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  • aeronut
    Member
    Post count: 156

    Made some 5/16″ Hickory arrows for hunting coyotes and coons.  They will be tough enough to stand up to the floppin’ and raking through the brush if I manage to poke one though a critter.  If I miss I might be able to find them under all the leaf litter.  I’ve got one that is AWOL from a shot last weekend.

    Ahhhhh, the aroma of burnt feathers.

  • richard roop
    Member
    Post count: 76

    Sweet !!!  Gotta love shield cut fletch; it just looks ‘right’.

  • Stephen Graf
    Member
    Post count: 2275

    That’s a lot of critter stickers!  Those raccoons must have gotten into the chicken coop 🙁

  • aeronut
    Member
    Member
    Post count: 156

    Fur prices are really low and the buyers around here aren’t taking any raccoon right now.  The coon population is exploding here.  I have shot two in the past that were showing serious signs of canine distemper.  Notified F&G about them and they said dispatch them.  I called in four last Sunday in about a five minute period and could have easily shot them all with a .22.

    Coyotes are thick around here too since the dog men quit running them (old age main factor there).  I have them on security cameras trotting through my yard in the mid afternoon.  Time to cull the herd.

  • Stephen Graf
    Member
    Post count: 2275

    Raccoons can be a little too friendly around here too.  I’ve had many opportunities to shoot them with an arrow, but I’ve been reluctant to do it because of  rabies.  Raccoons are a rabies vector species.  I don’t think I want to pick up an arrow covered with Raccoon blood.

    That said, ground hogs are supposed to be a vector species too, and I’ve picked up many arrows covered in their blood with no ill effect.  Oh well, gotta go.  I keep drooling on the keyboard (crazy eyes emoji)

  • RalphRalph
    Moderator
    Post count: 2482

    I tried one of my arrows on the fence the other day. I’d like to say it was intentional, experimental, but I’d be fibbing’

    The fence won…………

  • aeronut
    Member
    Member
    Post count: 156

    I have six flu-flu arrows that I made over ten years ago.  I used 11/32 Chundoo (Lodgepole pine) shafts with a .38 special blunt.  These have been shot hundreds of times in hunting camp and have bounced off of a lot of things over the years.  I finally broke the blunt off of one last summer shooting at my swinging targets in my yard.  The arrow hit a glancing blow and then hit the tree root at an angle.

    I make the blunts by pressing an 11/32 field point into a ,38 special casing.  They are tough and stand up to a beating.  These have been shot into a railroad tie fence post without breaking.

    My swinging targets are 20 oz plastic soda bottles hanging from tree limbs around my yard.

  • Raymond CoffmanRaymond Coffman
    Moderator
    Post count: 771

    Aeronut

    Love your arrows and the swinging target!

    I have made blunts with 38 special cases – but not over top of a field point. I can see were that could strengthen them considerably . I’ll have to try that.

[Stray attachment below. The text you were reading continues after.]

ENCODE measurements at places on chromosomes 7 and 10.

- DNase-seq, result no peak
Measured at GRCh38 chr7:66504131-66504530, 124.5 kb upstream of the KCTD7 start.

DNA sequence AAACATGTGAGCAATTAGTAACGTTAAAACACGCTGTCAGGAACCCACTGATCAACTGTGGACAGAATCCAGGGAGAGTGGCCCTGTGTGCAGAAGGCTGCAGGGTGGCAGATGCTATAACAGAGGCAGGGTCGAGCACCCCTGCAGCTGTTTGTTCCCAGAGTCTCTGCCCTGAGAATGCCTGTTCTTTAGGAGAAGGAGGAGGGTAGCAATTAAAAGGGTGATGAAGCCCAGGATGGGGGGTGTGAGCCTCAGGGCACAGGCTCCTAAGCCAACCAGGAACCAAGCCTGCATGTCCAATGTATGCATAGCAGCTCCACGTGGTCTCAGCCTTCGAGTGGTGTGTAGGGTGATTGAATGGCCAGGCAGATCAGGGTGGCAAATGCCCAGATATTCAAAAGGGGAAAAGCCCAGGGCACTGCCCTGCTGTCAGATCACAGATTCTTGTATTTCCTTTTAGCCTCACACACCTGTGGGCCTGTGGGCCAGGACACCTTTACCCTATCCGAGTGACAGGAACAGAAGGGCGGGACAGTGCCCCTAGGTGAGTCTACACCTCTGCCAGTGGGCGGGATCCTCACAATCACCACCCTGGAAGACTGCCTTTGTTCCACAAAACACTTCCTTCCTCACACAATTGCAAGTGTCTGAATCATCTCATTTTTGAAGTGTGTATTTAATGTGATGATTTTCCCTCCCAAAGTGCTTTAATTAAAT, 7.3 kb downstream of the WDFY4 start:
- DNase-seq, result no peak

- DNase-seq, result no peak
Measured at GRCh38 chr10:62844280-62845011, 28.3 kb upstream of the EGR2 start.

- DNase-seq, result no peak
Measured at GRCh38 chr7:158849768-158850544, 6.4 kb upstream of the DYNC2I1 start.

Scout

  • RalphRalph
    Moderator
    Post count: 2482

    When I started chopping feathers years ago I could now and then get two 5″ feathers out of one full length, usually a 5″ and a 4″ for sure. Nowadays I get a 5″, sometimes a couple of 4″ers, sometime either a 5″ or 4″ and a flu flu feather.

    I’m getting quite a supply of flu flu feathers…..

    I guess I’ll need to check next fall and see if bow/arrow legal for dove hunting….
    <div class=”img_cont hoff”>Image result for quizzicle smiley</div>
    Bet I need more flu flus than I can carry to score a bird in flight?

  • richard roop
    Member
    Post count: 76

    When I was shooting wood I used to buy the shafts in lots of 100. Would go thru them and straighten, weigh and group them #1, #2 or #3.  The #1s were the good stuff. The #3s…….. lets just say that just because the ground squirrel was sitting on a rock didn’t mean that he was safe.

    When I used .38 casings for blunts, I used to put a couple of .22 lead pellets on the vice and flatten them with a hammer, then drop them into the case with a spot of glue to bring the weight up the same as field points. They shot surprisingly accurate for throw-aways.

    #6 lead shot & a spot of glue works well, also.

  • aeronut
    Member
    Member
    Post count: 156

    Ralph, look up videos like this to make some bird points.  I’ll bet you can hit a flying target a lot easier than you think.  Just takes some practice and someone willing to throw targets up for you.

     

    Richard, I have used lead shot in the casings but the casings were a bit loose on 11/32 shafts and I got tired of wrapping a shim around them or shaving down 23/64 shafts for them to fit tight enough to suit me.

  • RalphRalph
    Moderator
    Post count: 2482

    Lawful Hunting Methods
    Shotguns, archery equipment including crossbows, falconry, dogs, artificial decoys, and manual or mouth-operated bird calls are lawful.

    Legal in Tx. I’ve hunted pheasants with my bow with some success………..Doves, with no success.

    They be a whole different breed of cat when airborne………..They learn while still in the egg how to fly fast, never in a straight line, and how to change direction of flight in a heartbeat.

    If (and when, confidence speaking) I take one down in mid-flight, everyone I know will know….   :-))

    That’s pure bragging rights there!!!!!!!!!!!

    Ummmmmmmmm?????????? A .38 shell casing blunt with lead and lead laws and migratory game bird hunting??????

     

     

     

     

     

     

     

     

     

     

     

     

     

     

     

     

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